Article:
American Fork: 4 Candidates, 3 Seats, 2 Public Events, 1 Friendly Request

Election Day is two weeks away, early voting starts today, and this is my first blog post about the American Fork City Council election. Granted, there was no primary, but I’ve still been slow doing my homework this year.

This post is informational (except, arguably, for the “1 Friendly Request” at the end). I’ll post some event notes, commentary, and recommendations after this week’s candidate events.

4 Candidates, 3 Seats

We’ll be choosing three candidates to serve four-year terms on the American Fork City Council. Each voter may vote for up to three on the ballot, and the three with the highest vote counts win. There is no districting in this race; all candidates run citywide.

There is no substitute, in terms of conscientious voting, for personal contact with local candidates. Here are the candidates, with the contact information I have for each. (If I’m missing something, please let me know, and I’ll add it ASAP.) They’re in alphabetical order by last name, not necessarily in the order of my preference.

Kevin J. Barnes

Brad Frost (one-term incumbent)

Rob Shelton (one-term incumbent)

Allen Simpson

Again, if someone has information which is missing here, please forward it to me.

Two Events (and a Bonus for Some)

For the general public there are two meet-the-candidate events this week, plus a bonus for voting-age students at American Fork High School.

On Wednesday, October 21, at 7:00 p.m. at the American Fork High School library (or media center or whatever it’s formally called), candidates will answer questions posed by the public before and during the event. In one segment, candidates will ask each other questions. You can also meet the candidates informally before the event, beginning at 6:30 p.m., and after the event until 9:00 p.m. Cookies are expected. This event is sponsored by the American Fork Council PTA and the American Fork Youth City Council. (Full disclosure: I’m helping with this event.)

Submit questions in advance for this event using this online form:

The address is 510 N 600 East in American Fork.

On Thursday, October 22, at 12:00 noon, voting-age students at American Fork High School are invited to lunch with the candidates. There will be pizza. This is also in the AFHS library, which is an interesting place for pizza, if you ask me.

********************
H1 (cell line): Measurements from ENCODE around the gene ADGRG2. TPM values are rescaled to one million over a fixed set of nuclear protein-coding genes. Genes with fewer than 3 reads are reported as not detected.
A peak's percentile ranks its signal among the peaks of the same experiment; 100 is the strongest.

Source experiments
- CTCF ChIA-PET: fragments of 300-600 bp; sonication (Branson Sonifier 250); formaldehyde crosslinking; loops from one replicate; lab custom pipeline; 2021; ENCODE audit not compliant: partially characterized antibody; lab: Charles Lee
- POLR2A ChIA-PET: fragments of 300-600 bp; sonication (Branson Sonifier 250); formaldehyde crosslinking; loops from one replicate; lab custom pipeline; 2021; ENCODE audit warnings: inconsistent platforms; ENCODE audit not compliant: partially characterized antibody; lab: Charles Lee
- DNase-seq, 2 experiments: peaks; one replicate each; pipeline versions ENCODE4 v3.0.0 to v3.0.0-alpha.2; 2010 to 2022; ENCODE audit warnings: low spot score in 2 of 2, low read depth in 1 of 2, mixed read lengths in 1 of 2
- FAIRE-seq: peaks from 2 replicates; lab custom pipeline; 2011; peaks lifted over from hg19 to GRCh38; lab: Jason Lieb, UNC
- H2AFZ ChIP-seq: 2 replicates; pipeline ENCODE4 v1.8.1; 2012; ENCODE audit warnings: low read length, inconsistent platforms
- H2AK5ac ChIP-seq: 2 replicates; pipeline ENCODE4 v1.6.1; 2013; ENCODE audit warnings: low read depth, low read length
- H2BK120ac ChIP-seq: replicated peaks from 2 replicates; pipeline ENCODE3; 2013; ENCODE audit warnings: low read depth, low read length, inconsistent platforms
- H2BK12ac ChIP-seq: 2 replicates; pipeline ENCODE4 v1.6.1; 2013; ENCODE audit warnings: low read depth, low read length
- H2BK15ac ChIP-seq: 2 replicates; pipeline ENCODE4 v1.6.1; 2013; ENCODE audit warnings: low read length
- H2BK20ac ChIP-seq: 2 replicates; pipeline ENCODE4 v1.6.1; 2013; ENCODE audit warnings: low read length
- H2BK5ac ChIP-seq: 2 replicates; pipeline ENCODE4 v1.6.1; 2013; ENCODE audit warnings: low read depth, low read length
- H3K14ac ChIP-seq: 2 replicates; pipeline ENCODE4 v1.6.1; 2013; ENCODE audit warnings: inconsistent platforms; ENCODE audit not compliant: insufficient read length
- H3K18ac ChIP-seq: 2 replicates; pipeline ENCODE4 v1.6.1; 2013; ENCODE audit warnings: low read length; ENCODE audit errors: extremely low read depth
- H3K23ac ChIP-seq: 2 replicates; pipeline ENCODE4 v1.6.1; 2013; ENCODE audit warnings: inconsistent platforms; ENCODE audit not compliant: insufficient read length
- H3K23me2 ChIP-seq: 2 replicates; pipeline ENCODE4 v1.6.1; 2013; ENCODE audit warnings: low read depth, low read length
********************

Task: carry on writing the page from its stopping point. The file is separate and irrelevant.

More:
On Saturday, October 24, from 8:30 to 10:30 a.m., the candidates will be the featured guests at the American Fork Chamber of Commerce’s Pancakes and Politics event. It’s in the American Fork Hospital Conference Room at 170 N 1100 E, American Fork. Breakfast is free.

One Friendly Request

My request is simply this: Do your homework as best you can, and use your common sense as you study the candidates. Here are two possible applications.

First, a recent study by the Utah Taxpayers Association identifies American Fork as the fourth most expensive city in Utah, according to tax burden. Some candidates and their supporters may cite this study, but it is so flawed that responsible candidates won’t use it.

This problem by itself is absolutely devastating to the study’s credibility: They took the total sales tax intake at American Fork businesses and divided it by the population of American Fork, to determine the sales tax burden on city residents. This only works if the only people who shop in American Fork also live there, but that is obviously false. I’m not aware of any good data about this, but I’m betting that American Forkers pay less than half of the sales tax collected at American Fork businesses.

For more information, see Mayor James H. Hadfield‘s response at the City web site.

Second, remember that pinching pennies now often costs dollars later. Here are some prominent examples from American Fork’s recent history:

  • Reluctance to raise taxes in the 1990s to fund a pressurized irrigation system meant that it had to be done about 15 years later at more than five times the cost — approximately $40 million dollars more than necessary. No wonder my water bill is high.
  • About the same time, reluctance to raise taxes also led to uncompetitive police salaries, which led to a pattern of experienced officers leaving for other opportunities. Theoretically, when a force has more than its share of green officers — or more experienced officers which for some reason are not attractive to other jurisdictions — the City tends to get sued a lot due to police misconduct, real and alleged. Draw your own conclusions about American Fork, where the lawsuits went on for years. Police salaries are cheaper than lawsuits.
  • In the 1990s City officials reduced the road maintenance budget by about 90 percent, in order to fund other programs without increasing taxes. This was supposed to be a short-term solution, but it wasn’t. The long-term shortfall was discovered by more conscientious leaders several years ago, by which time our roads were many millions of dollars behind. (A good-faith attempt to address this situation responsibly led to an excellent city councilor’s defeat in the last election and nearly defeated Mayor Hadfield as well.)

That’s as close as I want to get to commentary today, but I’ll have a lot of that soon.

An Unadvertised Special

This short article from last year’s election, by former Pleasant Grove Mayor Bruce Call, is one of the best, most sensible pieces of local political commentary I have ever seen. It’s worth rereading before every municipal election. Thanks again to Mayor Call for allowing me to reprint it here.